Freakish Pulsar Reaffirms Einstein’s General Theory of Relativity

Astronomers studying an absolutely enormous neutron star and its white dwarf companion have shown that Einstein’s calculations still work even under the most extreme gravitational conditions.

And indeed, extreme is the word to use when describing this binary system. Located 7,000 light years away, the neutron star has twice the mass of our sun — but it’s only 12 miles (20 km) across. This means that its surface gravity is 300 billion times stronger than Earth’s, and that each cubic centimeter of the neutron star contains more than a billion tons of matter.

What’s more, this way heavy neutron star — the remnant of a mass accretion supernova explosion — spins around 25 times every second, and a lingering white dwarf star rapidly orbits around it once every 2.46 hours.

The neutron star is a pulsar, called PSR J0348+0432, that gives off radio waves that can be picked up here on Earth. Specifically, astronomers used the Aricebo and Effelsberg telescopes to make their radio-timing observations.

Now, because this binary system offers such unprecedented data (it’s only the second neutron star discovered with this kind of mass), the astronomers were curious to see if their real-world measurements would deviate from the math produced by Einstein’s equations; they calculated the amount of gravitational radiation emitted to see if the theory could accurately predict the rate of orbital decay.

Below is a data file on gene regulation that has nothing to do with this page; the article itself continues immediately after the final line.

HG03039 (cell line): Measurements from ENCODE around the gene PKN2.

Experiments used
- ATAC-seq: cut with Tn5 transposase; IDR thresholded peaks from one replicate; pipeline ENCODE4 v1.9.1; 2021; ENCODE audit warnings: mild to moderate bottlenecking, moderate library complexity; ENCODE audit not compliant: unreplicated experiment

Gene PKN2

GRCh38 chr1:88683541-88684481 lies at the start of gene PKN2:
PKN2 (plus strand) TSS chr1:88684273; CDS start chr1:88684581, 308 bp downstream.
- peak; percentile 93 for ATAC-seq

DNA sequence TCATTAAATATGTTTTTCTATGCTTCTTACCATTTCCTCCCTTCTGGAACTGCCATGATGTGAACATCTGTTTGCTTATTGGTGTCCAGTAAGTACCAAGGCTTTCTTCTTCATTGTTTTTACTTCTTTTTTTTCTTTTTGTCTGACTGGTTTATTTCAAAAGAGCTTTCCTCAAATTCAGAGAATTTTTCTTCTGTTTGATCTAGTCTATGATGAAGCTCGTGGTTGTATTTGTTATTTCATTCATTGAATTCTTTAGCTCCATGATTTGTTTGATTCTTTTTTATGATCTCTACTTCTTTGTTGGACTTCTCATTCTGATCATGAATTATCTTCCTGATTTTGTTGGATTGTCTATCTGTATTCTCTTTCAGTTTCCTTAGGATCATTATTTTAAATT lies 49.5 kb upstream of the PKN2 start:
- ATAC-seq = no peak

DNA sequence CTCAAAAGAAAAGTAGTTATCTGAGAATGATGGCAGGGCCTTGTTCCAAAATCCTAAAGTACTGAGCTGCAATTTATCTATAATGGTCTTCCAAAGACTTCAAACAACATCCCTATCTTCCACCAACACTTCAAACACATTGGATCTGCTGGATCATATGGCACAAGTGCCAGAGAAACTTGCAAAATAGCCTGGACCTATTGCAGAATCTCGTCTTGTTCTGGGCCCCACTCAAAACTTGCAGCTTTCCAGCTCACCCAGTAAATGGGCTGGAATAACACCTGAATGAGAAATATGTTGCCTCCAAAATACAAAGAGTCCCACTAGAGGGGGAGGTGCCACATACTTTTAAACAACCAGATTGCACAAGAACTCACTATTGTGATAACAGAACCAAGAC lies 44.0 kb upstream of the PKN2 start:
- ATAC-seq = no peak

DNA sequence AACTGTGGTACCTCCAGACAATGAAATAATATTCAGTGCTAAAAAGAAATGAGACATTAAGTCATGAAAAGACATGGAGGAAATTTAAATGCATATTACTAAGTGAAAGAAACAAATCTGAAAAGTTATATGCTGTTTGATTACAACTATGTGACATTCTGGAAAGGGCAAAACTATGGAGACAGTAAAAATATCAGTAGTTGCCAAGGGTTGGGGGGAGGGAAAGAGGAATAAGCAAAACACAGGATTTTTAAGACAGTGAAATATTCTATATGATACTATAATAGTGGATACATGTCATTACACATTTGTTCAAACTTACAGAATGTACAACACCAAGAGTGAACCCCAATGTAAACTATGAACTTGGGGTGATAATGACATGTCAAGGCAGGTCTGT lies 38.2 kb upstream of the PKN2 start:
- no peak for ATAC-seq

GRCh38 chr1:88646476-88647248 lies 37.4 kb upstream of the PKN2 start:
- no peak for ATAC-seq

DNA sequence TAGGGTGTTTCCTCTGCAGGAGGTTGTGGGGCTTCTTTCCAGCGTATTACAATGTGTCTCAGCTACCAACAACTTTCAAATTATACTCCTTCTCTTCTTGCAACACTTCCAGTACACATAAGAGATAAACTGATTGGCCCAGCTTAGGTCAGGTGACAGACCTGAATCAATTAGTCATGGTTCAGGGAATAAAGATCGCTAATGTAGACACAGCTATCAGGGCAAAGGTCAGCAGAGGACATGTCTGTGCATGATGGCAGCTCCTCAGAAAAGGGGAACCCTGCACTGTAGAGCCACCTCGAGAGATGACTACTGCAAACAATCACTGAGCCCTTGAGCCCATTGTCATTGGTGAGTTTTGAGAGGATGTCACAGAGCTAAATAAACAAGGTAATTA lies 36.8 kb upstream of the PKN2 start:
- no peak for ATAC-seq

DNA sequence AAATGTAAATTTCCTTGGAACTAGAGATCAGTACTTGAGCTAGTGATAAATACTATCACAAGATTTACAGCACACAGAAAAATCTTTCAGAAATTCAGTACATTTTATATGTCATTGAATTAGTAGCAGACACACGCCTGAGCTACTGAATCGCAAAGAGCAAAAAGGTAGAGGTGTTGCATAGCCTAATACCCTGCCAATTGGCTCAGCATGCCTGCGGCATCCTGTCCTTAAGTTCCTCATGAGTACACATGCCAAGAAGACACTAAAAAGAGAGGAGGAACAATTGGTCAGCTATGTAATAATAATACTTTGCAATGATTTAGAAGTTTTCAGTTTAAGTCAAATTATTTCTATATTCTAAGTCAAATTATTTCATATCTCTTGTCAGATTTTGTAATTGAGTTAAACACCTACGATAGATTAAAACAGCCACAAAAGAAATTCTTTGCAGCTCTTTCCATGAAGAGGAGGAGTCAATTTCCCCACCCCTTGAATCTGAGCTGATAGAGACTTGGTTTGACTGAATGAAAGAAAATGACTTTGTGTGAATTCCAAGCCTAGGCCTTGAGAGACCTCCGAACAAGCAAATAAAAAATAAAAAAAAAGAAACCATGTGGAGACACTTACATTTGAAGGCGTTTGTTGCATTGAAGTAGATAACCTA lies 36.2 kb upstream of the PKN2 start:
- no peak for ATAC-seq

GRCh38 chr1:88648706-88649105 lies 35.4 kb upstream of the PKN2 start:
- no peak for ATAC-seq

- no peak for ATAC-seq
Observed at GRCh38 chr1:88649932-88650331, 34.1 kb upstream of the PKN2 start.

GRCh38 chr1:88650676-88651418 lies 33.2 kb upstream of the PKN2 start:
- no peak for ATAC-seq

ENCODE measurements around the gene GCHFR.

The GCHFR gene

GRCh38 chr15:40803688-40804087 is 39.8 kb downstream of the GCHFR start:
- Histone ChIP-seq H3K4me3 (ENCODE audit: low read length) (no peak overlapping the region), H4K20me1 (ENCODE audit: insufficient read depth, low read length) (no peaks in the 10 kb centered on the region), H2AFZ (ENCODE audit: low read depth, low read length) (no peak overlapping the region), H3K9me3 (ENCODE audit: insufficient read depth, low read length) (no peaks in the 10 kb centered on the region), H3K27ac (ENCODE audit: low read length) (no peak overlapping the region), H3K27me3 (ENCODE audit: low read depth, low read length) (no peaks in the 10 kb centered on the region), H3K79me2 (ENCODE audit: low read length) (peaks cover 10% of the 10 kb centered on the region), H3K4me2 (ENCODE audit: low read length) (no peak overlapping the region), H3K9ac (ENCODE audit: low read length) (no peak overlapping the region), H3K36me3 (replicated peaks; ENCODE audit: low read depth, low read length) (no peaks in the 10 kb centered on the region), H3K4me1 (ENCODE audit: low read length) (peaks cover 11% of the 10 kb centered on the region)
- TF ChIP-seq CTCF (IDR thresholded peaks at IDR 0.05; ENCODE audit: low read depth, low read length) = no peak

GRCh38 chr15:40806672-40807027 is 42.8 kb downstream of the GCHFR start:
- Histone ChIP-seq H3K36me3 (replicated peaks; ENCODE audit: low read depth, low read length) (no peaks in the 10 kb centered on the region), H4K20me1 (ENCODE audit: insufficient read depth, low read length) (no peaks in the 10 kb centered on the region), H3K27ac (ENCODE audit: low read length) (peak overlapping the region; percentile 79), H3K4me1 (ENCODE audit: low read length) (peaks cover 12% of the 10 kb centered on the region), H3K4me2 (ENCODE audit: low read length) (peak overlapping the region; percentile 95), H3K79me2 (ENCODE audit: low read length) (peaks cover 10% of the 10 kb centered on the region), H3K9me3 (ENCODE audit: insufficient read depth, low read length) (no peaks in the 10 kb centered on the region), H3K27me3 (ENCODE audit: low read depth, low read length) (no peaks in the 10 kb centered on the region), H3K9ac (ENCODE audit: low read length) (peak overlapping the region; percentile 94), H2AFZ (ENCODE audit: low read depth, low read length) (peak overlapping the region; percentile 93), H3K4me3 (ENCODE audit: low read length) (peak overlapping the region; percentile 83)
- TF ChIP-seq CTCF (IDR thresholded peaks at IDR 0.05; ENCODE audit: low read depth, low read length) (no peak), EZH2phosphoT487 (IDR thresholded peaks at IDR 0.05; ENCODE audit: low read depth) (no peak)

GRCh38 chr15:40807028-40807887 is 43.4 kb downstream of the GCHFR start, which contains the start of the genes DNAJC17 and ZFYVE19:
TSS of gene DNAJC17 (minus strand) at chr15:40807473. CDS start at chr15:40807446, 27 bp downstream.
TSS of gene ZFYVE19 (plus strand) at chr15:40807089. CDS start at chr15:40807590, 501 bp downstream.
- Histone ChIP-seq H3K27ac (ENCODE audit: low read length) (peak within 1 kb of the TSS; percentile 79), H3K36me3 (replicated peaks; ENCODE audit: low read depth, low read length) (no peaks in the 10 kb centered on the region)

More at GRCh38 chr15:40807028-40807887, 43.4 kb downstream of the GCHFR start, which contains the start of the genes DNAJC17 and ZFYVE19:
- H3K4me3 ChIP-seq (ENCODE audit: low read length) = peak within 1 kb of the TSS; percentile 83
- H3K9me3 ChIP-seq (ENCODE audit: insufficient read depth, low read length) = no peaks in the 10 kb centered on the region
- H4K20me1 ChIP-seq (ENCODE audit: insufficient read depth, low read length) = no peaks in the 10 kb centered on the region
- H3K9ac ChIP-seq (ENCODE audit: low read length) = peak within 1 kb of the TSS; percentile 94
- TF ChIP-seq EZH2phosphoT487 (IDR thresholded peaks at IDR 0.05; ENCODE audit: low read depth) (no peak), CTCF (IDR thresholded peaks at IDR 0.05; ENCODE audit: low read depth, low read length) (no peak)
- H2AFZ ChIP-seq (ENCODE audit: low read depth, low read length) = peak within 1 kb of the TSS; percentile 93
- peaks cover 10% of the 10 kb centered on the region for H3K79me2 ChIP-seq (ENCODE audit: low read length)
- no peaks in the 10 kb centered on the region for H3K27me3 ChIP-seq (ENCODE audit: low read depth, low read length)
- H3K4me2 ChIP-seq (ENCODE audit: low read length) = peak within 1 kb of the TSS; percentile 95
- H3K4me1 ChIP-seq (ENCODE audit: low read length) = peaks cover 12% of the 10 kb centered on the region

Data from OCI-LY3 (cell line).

They independently measured the rate of decay at 8 millionths of a second per year (yes, that’s the degree of preciseness offered by the pulsar’s emissions).

The figures matched.

"We thought this system might be extreme enough to show a breakdown in General Relativity, but instead, Einstein's predictions held up quite well," said Paulo Freire of Germany's Max Planck Institute for Radioastronomy in a statement.

Interestingly, the astronomers predict that the system will eventually change into an ultracompact X-ray binary, possibly leading to a pulsar-planet system — or even the formation of a black hole.

Check out the entire study in Science: “A Massive Pulsar in a Compact Relativistic Binary.”

Image: ESO.